The priest kept one hand aloft, two fingers curved like the tip of a wheat sheaf. “Korvaal’s blessings on you in turn. May your work prosper, and peace grace your business.”

Schaefer bowed once more. “Praise to the Lord of the Land.”

The priest departed through the same door. Master Schaefer, Rand Graber, and a third man stood in front of the statue’s base. Schaefer gestured for everyone to sit, or at least relax. “First, to answer the question before it is asked, two eight-days more, then the season ends. Donwah’s Son and the Scavenger’s Son confirm that.” Murmurs and rustles rose and fell, like the wind through a summer orchard. Tarno frowned, as did the man beside him, but no one argued. “Rella, Donwah, and Korvaal permitting, we should have a spell of hot, dry weather, although extra prayers for such would not be amiss.”

“I don’t like the short season,” the woman standing at Tarno’s left hand whispered to her husband.

“No, and I don’t think anyone does, besides Karluh,” he whispered back, nodding toward a shaggy-haired figure on the second row, near the side aisle. Several people around nodded or chuckled. Tarno made Donwah’s sign, warding off the seniors hearing them. To accuse a fellow worker of light-laboring without proof was not wise, especially in the house of a god.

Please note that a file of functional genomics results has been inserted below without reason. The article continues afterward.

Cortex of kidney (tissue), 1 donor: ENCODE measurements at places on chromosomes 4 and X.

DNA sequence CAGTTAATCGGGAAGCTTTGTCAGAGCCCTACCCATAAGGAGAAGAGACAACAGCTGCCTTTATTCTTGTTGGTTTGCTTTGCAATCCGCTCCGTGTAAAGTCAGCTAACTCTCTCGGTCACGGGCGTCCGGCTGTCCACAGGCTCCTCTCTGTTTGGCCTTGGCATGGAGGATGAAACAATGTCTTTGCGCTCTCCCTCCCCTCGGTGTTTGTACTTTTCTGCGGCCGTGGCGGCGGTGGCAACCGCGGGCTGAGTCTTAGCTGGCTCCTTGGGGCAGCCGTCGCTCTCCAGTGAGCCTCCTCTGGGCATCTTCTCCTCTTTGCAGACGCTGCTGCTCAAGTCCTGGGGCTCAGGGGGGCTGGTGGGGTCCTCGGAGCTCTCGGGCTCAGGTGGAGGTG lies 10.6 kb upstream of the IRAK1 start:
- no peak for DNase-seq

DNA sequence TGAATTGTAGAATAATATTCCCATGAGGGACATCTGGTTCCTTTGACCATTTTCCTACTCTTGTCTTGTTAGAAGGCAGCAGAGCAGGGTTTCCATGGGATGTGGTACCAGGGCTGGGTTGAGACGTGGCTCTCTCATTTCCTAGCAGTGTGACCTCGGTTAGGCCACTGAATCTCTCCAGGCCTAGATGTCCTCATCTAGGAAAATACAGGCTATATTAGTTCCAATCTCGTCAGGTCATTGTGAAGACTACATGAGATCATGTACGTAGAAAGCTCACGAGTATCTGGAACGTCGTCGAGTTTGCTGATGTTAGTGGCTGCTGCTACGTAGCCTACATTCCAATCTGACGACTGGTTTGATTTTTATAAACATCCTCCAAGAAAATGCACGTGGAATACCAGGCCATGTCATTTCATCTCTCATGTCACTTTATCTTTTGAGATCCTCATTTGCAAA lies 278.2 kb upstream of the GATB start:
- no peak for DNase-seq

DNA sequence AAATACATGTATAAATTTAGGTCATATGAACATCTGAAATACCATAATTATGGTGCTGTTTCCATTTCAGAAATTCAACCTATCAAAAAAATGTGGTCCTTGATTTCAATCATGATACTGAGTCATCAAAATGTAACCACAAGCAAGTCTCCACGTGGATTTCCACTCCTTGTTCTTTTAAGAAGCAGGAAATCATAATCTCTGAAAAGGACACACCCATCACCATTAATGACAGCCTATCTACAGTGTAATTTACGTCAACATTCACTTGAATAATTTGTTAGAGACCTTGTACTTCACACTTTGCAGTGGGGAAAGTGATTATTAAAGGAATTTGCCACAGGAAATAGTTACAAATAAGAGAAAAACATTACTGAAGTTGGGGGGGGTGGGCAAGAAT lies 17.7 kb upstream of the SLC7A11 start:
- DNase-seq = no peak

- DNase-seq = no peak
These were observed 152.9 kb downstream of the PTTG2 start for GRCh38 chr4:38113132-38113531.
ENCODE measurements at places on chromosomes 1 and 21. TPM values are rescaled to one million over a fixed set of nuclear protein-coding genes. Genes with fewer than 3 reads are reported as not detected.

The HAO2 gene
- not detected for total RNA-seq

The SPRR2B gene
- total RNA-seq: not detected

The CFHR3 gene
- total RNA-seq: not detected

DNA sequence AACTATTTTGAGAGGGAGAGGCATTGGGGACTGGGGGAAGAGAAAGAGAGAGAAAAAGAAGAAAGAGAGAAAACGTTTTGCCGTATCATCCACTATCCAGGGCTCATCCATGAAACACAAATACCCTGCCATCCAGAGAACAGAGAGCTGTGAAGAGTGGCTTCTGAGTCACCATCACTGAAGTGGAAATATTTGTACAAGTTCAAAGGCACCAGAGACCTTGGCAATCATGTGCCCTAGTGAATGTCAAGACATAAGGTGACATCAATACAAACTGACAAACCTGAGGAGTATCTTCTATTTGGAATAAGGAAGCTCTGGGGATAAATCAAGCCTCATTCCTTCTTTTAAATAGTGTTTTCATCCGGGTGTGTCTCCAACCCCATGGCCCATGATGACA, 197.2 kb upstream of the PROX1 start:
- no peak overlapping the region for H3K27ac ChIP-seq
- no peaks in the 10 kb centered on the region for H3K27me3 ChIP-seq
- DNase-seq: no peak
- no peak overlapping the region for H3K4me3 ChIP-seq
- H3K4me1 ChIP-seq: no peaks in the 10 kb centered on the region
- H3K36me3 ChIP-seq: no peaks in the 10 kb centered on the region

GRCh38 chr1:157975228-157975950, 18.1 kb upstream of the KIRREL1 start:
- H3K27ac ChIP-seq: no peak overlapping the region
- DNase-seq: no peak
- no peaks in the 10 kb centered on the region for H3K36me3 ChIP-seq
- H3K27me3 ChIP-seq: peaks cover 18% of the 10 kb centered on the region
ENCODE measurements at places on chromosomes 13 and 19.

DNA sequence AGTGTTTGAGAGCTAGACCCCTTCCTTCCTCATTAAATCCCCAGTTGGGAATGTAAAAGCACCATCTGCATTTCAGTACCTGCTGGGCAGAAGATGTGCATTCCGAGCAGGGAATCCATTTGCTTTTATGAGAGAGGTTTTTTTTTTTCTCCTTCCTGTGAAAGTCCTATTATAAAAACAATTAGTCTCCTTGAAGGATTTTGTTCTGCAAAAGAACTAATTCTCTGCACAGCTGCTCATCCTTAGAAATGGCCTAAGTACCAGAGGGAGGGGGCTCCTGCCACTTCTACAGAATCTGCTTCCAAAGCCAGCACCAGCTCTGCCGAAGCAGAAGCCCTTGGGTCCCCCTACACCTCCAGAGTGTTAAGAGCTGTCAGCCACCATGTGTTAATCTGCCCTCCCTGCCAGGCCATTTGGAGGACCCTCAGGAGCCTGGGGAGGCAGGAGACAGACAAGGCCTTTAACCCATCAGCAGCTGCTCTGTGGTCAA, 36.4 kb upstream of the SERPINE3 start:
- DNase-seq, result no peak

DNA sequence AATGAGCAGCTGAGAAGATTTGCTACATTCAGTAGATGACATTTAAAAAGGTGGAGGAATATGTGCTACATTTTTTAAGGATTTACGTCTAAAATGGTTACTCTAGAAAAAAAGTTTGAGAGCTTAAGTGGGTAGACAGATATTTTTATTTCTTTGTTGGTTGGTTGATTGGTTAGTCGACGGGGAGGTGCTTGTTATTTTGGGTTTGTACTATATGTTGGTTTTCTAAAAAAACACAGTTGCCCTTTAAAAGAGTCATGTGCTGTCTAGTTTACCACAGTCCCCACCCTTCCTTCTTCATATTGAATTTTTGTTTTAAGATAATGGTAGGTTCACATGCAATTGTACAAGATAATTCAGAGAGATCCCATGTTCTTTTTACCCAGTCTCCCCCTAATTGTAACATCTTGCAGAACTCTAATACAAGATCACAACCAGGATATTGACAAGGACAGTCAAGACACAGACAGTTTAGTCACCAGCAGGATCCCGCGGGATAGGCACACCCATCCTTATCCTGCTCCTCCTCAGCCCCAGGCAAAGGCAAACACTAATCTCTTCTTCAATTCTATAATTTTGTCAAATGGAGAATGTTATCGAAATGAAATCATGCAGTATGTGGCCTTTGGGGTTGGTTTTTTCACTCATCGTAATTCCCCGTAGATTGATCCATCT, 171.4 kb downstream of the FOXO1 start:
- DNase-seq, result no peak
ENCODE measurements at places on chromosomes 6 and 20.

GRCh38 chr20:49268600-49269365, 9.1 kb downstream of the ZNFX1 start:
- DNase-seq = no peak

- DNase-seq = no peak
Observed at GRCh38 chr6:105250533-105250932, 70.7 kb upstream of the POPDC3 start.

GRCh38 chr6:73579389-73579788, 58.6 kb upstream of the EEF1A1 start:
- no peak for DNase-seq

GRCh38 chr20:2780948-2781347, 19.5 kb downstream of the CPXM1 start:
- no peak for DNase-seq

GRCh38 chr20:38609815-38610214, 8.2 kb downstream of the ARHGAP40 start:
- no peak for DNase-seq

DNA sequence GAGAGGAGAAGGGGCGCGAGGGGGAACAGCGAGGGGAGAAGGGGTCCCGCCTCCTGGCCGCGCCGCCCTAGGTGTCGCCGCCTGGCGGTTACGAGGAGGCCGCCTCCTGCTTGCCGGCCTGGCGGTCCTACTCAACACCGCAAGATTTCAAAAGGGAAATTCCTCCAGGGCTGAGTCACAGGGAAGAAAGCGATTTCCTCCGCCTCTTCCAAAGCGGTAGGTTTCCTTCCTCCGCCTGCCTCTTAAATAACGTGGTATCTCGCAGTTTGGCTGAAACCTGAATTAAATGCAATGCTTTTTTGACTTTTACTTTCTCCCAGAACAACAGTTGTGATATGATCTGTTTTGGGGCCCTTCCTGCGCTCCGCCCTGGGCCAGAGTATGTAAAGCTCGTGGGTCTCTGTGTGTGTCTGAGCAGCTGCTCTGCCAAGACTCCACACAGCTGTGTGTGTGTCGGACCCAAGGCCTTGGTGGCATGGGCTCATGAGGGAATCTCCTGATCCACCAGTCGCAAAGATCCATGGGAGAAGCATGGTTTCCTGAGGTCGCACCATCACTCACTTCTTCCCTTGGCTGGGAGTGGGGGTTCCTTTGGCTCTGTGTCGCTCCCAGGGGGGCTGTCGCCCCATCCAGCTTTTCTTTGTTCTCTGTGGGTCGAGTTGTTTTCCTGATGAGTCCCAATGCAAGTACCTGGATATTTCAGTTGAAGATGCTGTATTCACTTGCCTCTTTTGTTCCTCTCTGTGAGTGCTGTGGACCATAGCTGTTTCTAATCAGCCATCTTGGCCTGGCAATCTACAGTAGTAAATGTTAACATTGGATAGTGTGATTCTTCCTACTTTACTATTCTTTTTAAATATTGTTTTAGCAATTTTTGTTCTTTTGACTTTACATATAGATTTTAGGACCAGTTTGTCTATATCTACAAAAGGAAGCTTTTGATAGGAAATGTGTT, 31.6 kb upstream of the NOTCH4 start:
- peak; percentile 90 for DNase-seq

Schaefer waited for the murmurs and whispers to fade away. “Second, barring guidance or word otherwise, the prices for salt will not change. Donwah and Scavenger willing, we will not lose any more work-days to weather or distress. We will work through the market-eighth.” He glared at someone who grumbled. “Without salt, man and beast both suffer. We must work as long as we can before the season ends.”

A sigh of agreement drifted over the salters. Tarno agree with the sigh. No one wanted to work all year long -— that would kill a man, had killed men, back when salters had been property of the lords. But a short season made for tight belts and unhappy customers. What would be the best length of the salting season? That men had been arguing over since the first salt-makers sat down over ale to discuss it!